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Bible Commentaries

Sutcliffe's Commentary on the Old and New Testaments
John 20

 

 

Verses 1-31

John 20:2. They have taken away the Lord out of the sepulchre. After Mr. WEST had examined with all possible care every circumstance recorded of the resurrection, he in substance remarks, that John looked only into the sepulchre, while Peter coming up at a running pace, descended into the vault. They saw the linen clothes, and the napkin lying apart, and folded up in order.

From the report of Luke, and this of John, we may infer that Peter ran twice to the sepulchre, for which two distinct reasons are assigned; namely, the report of Mary Magdalene, and that of Joanna and the other women. That of Mary regarded the loss of the sacred body; that of Joanna, the vision of angels, who said that the Lord was risen. The report of these women must have been distinctly made, and with some interval of time. It equally follows, that these women must have come to the sepulchre in succession, and without any previous concert with one another.

After these statements, we may ask, what became of the military guard? If they slept while the disciples stole the body, why had they not remained at their post till relieved? Men must be sorely ignorant of Roman discipline to imagine that a whole guard durst absent themselves from their post.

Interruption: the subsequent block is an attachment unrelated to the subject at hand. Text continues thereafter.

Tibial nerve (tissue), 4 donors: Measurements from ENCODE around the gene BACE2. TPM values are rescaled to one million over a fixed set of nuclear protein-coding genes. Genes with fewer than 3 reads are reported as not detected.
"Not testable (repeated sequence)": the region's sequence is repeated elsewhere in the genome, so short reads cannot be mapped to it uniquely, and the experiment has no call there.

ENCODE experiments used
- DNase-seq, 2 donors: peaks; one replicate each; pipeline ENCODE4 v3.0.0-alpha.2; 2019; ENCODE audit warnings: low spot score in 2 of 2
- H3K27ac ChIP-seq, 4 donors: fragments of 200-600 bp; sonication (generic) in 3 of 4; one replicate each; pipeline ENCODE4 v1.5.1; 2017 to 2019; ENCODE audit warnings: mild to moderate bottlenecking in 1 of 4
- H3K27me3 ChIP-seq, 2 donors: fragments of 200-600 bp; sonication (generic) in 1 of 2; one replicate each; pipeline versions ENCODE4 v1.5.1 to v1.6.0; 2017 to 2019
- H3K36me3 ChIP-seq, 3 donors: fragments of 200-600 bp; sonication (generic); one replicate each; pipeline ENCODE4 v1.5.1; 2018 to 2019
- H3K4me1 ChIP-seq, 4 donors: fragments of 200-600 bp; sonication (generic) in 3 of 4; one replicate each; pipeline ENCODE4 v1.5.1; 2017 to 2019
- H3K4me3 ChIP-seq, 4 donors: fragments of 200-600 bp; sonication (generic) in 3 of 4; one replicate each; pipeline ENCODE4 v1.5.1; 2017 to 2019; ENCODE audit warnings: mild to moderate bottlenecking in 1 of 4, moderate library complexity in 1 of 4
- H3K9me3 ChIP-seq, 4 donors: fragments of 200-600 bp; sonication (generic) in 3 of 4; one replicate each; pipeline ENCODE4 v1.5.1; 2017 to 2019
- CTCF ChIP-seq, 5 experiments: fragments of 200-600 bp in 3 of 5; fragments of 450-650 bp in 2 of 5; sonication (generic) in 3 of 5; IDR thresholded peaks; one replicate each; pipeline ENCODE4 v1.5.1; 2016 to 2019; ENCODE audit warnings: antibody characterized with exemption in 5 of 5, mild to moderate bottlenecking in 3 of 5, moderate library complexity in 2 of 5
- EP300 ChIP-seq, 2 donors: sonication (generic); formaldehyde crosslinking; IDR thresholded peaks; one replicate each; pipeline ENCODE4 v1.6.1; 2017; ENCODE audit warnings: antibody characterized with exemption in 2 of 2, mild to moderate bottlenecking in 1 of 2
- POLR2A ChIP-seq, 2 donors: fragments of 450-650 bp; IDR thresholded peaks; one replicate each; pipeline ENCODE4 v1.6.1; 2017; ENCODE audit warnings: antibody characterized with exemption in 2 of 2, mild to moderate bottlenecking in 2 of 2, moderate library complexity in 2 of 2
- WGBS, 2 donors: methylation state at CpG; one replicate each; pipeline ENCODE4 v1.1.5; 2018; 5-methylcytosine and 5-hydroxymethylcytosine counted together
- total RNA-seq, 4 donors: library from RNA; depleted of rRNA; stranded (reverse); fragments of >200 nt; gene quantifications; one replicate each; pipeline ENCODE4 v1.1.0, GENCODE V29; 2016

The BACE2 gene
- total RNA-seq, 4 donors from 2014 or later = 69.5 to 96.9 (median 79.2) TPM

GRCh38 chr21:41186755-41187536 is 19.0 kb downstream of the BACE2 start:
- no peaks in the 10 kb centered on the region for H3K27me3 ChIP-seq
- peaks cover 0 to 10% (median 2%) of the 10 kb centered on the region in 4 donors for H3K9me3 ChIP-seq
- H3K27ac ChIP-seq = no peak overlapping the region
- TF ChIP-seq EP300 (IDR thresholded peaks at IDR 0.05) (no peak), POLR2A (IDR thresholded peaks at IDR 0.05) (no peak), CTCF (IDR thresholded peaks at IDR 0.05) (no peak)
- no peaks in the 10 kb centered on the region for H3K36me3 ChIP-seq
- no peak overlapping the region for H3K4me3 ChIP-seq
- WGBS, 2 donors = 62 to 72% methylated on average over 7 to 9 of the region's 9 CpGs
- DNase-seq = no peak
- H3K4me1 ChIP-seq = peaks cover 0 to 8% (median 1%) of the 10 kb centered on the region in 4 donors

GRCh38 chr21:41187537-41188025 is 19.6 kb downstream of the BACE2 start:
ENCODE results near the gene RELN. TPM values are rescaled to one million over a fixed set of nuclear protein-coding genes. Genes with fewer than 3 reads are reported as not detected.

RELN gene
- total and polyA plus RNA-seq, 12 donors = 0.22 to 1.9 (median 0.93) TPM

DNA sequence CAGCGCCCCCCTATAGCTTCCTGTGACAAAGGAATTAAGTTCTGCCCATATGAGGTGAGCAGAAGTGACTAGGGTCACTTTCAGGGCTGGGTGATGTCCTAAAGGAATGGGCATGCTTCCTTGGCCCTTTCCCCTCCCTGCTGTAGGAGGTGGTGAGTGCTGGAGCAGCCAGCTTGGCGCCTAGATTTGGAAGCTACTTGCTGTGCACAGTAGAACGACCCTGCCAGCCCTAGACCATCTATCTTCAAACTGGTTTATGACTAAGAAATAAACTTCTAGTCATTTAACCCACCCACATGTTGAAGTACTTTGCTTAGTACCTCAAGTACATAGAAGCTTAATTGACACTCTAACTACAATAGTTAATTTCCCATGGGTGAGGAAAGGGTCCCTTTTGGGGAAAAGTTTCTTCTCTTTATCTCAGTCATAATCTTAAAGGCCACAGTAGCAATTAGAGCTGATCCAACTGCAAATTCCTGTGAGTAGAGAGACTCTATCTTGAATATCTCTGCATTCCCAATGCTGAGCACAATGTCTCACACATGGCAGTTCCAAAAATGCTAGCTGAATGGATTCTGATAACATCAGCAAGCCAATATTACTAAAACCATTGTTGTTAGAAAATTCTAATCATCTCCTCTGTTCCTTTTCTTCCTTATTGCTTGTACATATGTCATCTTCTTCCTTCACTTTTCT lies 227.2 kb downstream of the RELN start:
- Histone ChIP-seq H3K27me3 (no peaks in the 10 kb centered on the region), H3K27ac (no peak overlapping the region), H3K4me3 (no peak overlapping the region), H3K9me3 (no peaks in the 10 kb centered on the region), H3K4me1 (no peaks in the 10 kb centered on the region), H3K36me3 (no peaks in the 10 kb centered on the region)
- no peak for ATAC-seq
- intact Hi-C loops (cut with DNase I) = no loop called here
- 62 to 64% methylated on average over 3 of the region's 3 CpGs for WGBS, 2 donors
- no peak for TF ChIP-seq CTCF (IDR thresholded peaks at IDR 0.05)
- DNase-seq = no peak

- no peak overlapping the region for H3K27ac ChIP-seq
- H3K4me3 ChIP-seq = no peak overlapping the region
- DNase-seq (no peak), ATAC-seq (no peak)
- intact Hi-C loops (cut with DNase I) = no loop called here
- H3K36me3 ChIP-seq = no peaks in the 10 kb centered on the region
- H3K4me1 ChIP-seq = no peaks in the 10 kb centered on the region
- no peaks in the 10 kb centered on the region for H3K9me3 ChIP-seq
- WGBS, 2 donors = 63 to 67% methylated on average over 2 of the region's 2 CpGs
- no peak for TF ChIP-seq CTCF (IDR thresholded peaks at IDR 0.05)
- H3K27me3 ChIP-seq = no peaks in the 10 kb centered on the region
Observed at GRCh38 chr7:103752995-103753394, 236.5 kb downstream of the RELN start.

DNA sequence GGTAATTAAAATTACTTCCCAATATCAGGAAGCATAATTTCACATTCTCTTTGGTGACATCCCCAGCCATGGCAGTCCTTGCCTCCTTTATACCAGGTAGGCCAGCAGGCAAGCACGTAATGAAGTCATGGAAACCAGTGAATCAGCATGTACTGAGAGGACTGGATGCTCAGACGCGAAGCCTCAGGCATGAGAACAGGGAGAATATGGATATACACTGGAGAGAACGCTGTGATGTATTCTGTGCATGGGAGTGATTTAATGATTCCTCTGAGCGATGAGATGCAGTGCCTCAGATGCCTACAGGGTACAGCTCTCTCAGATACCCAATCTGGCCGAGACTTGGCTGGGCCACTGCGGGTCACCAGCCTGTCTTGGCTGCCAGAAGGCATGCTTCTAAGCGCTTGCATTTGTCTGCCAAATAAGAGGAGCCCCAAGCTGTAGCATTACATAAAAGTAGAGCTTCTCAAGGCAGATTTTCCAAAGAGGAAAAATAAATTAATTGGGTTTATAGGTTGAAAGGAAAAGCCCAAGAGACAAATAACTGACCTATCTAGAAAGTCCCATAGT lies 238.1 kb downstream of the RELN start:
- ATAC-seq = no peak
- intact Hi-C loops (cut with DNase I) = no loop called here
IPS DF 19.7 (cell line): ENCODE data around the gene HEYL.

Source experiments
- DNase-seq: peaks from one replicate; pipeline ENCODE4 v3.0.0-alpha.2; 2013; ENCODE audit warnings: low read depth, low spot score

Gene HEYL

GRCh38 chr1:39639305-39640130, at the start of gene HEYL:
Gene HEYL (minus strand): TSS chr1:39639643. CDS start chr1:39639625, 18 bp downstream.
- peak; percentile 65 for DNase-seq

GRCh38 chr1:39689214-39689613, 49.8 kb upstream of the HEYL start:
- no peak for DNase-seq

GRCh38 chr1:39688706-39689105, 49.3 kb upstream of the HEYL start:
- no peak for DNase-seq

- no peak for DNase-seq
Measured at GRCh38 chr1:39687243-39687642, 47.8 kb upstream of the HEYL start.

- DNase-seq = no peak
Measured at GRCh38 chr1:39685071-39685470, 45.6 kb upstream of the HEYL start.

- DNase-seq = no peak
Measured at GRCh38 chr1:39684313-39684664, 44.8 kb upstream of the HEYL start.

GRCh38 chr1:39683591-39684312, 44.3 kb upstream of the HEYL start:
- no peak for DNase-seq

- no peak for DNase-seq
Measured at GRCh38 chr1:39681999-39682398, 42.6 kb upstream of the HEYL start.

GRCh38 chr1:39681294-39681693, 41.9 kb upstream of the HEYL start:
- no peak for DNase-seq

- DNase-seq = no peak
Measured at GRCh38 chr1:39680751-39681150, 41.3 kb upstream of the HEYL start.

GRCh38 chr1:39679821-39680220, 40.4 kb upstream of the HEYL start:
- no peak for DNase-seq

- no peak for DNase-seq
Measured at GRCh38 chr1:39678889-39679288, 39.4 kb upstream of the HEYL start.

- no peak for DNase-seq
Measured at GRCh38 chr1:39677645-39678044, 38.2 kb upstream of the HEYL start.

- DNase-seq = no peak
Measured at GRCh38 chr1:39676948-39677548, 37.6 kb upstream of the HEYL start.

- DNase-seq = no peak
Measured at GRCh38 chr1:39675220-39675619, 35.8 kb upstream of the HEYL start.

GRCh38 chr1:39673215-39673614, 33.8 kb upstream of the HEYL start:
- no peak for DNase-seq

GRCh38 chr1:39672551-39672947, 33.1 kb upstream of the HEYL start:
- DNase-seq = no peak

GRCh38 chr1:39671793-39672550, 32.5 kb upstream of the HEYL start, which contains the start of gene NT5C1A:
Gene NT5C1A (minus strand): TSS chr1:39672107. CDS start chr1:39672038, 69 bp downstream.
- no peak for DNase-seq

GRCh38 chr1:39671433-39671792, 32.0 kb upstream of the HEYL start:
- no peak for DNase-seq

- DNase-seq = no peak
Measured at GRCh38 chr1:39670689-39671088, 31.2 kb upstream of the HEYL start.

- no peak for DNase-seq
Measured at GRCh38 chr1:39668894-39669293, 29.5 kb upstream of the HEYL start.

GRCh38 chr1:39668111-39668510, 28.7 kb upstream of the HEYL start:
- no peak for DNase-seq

What could induce the disciples to steal the body, seeing they could not bury him so honourably? If they stole the body, why not steal the linen? Would it not have been unnatural to take away the naked corpse? Where did those poor timid and heart-broken disciples get courage to face a Roman guard? How could they roll away the stone without noise; how descend and ascend a double vault without time, without the usual movements of removing a heavy and cumbrous corpse? Was ever such a stratagem devised, or game so successfully played with a military force? If faith has any difficulty here, infidelity has difficulties that are insurmountable.

John 20:9. As yet they knew not the scripture, that he must rise again from the dead. Psalms 16:10. So David spake when he saw the Lord before him, and personated the language of the Messiah: and it is very remarkable that Isaiah has also personated the language of the Messiah when speaking of the same subject. Thy dead men shall live: together with my dead body shall they arise. Isaiah 26:19.

John 20:17. Jesus said to her, touch me not, for I am not yet ascended to my father. How is this prohibition reconciled with Matthew 28:9, where it is stated that Jesus met the women, and said, All hail; and they came and held him by the feet and worshipped? Most critics say that Mary in her transports of joy from the deepest of sorrows, was about to kiss him, which the Lord did not allow, as unseasonable; but by and bye, being ascended to the Father, the church might then indulge the purest flame, and love him because he first loved them. — Yet Beza, and I think him singular, reads on the above text in Matthew, that the women kissed the feet of Jesus; and he quotes a line of Virgil, which indeed is not a parallel case, where Hecuba and her daughters, like a flock of pigeons, are flying from the black tempest, and embracing the shrines or statues of the gods:

et Divûm amplexæ simulacra tenebant. ÆNEID. 2:517.